Thursday, December 2, 2010

Youth, Justice and Giving in Way too soon

One thing I have experienced my first couple of years as a young lawyer and a young minister is that you have to go a little over board at the start on issues of fairness and on your willingness to challenge authority and the way things are or else you will never amount to much at all. After 20 years as a minister and 16 years as a lawyer, I can usually find a milder, gentler way to get where I need to go, but in the early days, you don't know the territory as well, and if you are going to seek what is just, you have to stir the flames a little.

Ministers who come to their first church ready to compromise on every issue, and who appear "to be wise beyond their years" are usually gutless and don't do much good for church or society. Lawyers are the same way. If you don't get a little out of hand as a young criminal defense lawyer and get a judge mad at you or get into a flat out battle with the D.A. or get some law enforcement guy to really hate your guts . . . well, if none of these happen in your early practice, it is probably because you don't have the guts to really push for justice. Because, judges and established attorneys get pissed off when new attorneys come forward and challenge them. Law enforcement officers, though sometimes a little more level-headed about the challenge, can be the same way. And, then at church, it can be ever more pronounced, because feelings run high about the relationship of religion to matters of social justice.

I am really worried about the young ministers and young lawyers I see coming into our churches and into our courts these days. But, then I have also seen some young lawyers come into the Public Defender's Office who really have a deep commitment to justice and will "go to the mat" for their clients. So many other young lawyers I am running into - well, they are not going to rock the boat. Apparently they have learned that the number one goal is to keep everybody in authority happy in the church and the courthouse, not to seek justice for your clients or in the community.

In many ways, I think it is up to us older lawyers and ministers to stir things up in our day. But, most of us are getting a little tired, and the younger generation is just a little too smooth and well-adjusted to cause much trouble. The middle aged lawyers and ministers and doctors and probably all kinds of other service professionals need the inspiration of a new generation coming along and reminding them why they became lawyers, ministers and doctors in the first place.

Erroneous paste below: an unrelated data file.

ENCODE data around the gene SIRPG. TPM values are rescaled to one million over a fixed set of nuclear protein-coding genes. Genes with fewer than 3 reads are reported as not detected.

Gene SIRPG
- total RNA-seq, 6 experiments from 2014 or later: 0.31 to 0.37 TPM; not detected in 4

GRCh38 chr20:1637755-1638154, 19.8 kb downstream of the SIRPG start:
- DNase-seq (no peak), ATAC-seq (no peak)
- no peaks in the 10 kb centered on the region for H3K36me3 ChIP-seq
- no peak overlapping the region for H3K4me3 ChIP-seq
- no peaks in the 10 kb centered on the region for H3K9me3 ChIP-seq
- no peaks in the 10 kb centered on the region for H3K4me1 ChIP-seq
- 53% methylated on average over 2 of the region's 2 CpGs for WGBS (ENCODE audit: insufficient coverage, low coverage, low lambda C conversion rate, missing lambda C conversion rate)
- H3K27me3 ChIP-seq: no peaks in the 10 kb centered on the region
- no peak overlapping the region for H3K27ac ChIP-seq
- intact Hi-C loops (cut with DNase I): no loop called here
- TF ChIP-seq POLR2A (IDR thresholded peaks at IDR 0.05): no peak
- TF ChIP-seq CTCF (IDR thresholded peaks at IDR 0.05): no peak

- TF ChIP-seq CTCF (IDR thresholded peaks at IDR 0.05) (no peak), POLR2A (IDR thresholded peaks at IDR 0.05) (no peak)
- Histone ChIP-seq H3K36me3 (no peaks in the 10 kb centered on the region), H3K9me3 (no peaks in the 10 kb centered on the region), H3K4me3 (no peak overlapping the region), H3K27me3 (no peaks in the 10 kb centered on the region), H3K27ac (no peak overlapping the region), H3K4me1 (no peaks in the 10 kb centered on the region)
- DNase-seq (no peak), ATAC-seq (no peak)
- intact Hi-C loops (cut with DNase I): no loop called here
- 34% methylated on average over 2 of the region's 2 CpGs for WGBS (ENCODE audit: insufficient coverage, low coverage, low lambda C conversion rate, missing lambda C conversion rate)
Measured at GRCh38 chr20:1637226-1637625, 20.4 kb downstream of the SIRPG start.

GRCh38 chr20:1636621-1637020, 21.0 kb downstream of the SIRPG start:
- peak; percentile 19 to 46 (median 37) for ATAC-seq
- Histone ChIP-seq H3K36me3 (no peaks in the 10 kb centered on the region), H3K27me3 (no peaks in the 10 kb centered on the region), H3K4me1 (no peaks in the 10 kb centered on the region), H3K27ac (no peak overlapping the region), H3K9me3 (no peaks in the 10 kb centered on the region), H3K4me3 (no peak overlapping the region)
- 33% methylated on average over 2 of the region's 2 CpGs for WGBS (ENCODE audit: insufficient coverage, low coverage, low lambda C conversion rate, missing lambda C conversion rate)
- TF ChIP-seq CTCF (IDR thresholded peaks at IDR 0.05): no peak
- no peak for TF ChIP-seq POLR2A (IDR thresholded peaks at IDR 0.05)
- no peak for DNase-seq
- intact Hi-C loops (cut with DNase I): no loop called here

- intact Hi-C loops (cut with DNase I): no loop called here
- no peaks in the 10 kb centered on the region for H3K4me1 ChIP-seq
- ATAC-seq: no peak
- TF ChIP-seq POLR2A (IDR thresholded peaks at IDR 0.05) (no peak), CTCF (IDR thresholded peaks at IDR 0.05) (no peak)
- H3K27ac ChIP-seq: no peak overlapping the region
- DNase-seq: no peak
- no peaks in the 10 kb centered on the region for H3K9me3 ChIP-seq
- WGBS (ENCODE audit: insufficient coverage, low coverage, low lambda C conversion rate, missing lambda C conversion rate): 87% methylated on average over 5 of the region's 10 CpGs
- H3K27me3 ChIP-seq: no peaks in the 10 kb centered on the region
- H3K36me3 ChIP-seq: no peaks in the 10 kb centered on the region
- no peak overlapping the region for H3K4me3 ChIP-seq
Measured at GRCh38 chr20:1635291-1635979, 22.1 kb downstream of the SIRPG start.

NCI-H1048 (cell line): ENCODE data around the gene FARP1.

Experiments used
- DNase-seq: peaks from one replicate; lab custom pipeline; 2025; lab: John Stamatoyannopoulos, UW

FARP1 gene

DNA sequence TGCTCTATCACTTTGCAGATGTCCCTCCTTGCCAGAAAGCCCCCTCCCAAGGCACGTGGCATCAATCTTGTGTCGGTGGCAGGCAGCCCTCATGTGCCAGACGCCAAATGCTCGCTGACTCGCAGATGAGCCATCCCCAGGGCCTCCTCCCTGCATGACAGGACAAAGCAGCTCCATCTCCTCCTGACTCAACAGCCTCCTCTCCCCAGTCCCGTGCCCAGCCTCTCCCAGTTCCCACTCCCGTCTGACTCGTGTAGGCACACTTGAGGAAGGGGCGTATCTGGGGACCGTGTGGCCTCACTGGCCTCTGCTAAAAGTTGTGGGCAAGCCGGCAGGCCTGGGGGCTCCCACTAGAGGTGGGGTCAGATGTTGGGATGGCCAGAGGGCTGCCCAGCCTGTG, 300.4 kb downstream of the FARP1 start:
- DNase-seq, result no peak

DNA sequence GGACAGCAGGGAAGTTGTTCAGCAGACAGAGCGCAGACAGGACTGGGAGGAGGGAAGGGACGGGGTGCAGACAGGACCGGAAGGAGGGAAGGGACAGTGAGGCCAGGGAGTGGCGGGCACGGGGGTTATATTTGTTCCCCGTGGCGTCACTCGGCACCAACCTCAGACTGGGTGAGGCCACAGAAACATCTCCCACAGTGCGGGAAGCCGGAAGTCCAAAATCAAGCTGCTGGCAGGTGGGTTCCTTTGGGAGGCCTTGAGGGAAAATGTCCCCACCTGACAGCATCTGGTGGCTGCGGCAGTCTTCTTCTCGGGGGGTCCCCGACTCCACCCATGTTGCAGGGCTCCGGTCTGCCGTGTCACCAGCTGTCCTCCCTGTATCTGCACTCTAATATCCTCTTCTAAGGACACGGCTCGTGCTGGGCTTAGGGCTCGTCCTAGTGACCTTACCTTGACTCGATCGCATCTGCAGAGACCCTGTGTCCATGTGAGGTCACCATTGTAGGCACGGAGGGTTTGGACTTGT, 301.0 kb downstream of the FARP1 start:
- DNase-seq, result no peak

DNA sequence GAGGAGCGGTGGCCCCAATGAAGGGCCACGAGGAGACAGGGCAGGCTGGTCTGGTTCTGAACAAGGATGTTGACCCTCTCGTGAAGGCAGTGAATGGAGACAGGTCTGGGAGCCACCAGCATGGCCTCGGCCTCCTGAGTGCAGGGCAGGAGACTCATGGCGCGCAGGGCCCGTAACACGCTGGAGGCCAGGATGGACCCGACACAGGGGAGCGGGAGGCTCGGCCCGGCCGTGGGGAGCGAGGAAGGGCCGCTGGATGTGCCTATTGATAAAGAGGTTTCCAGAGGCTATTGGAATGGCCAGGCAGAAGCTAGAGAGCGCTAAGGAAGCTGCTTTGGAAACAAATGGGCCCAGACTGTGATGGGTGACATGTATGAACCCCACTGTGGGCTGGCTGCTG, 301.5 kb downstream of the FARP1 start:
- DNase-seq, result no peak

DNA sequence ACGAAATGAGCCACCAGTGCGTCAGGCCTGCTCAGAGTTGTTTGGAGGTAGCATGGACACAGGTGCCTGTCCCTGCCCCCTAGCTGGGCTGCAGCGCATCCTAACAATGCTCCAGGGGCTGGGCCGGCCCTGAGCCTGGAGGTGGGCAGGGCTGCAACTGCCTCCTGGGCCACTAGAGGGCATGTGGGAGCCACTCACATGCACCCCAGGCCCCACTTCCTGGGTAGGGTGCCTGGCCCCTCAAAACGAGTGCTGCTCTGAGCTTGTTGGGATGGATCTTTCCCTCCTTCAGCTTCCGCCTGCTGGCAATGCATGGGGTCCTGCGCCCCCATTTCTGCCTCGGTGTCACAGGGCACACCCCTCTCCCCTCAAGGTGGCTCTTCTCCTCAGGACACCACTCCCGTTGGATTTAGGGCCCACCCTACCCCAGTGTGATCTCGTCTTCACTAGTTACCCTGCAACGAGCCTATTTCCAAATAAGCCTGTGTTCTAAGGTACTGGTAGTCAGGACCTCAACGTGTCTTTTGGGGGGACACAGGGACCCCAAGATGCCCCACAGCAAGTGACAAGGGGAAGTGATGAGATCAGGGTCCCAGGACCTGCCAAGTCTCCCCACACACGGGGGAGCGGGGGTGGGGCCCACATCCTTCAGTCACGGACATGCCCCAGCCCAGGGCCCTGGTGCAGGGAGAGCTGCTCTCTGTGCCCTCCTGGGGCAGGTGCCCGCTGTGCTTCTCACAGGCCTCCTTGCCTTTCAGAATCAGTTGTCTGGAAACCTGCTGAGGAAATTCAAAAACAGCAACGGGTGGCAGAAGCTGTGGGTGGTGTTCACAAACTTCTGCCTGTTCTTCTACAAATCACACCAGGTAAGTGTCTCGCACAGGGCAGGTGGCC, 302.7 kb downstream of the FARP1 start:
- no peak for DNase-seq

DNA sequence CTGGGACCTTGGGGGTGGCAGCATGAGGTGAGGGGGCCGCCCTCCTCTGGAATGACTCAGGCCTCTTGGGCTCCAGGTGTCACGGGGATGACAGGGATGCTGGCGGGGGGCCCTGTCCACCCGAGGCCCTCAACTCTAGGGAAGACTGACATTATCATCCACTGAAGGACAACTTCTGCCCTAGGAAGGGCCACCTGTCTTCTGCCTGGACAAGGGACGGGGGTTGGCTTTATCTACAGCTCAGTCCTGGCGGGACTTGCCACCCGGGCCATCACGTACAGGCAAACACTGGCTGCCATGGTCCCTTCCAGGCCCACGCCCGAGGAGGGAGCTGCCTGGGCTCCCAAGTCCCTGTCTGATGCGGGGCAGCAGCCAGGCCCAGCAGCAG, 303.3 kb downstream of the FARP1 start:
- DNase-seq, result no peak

Of course, I do have two children coming along in professional fields that serve the needs of others. And, that gives me some hope. I think they both have enough of me and my Dad and their own individual rebellion to make conformity an impossibility. Thank God. I wish there were more young people like them. Our professions are dying out because of a lack of guts and independence and true commitment. Now, we have so many ministers/lawyers/doctors who are savy in business and politics, but not committed to caring for their fellow human beings. I remain grateful to those committed doctors, lawyers, and ministers who continue to give their hearts and minds in devotion to guiding their patients, clients and parishioners towards health, justice and wholeness.

What really lifts my heart is seeing a young minister or young lawyer get so upset they are ready to explode over one poor person getting treated badly or over one injustice or another in church or society, and sitting down and resolving: "not on my watch . . . this is not going to happen on my watch!" Resolutions like that might be hard to keep, but they sure do make life worth living.

One More Day in Court this Week

It has seemed like a pretty long week, with some ups and downs in court, two nights at church. What is difficult as a criminal defense lawyer, and especially as a public defender, is that you have to work very hard to keep your client's interest at the forefront of what is going on in court. Because, at times, it gets to be about finishing court quickly. So often, you get your best deals by pretending you are just part of the court system, and want it over quickly like everyone else. And, truth is, you get to where you do want to be done with a docket where you are trying to represent 20 people.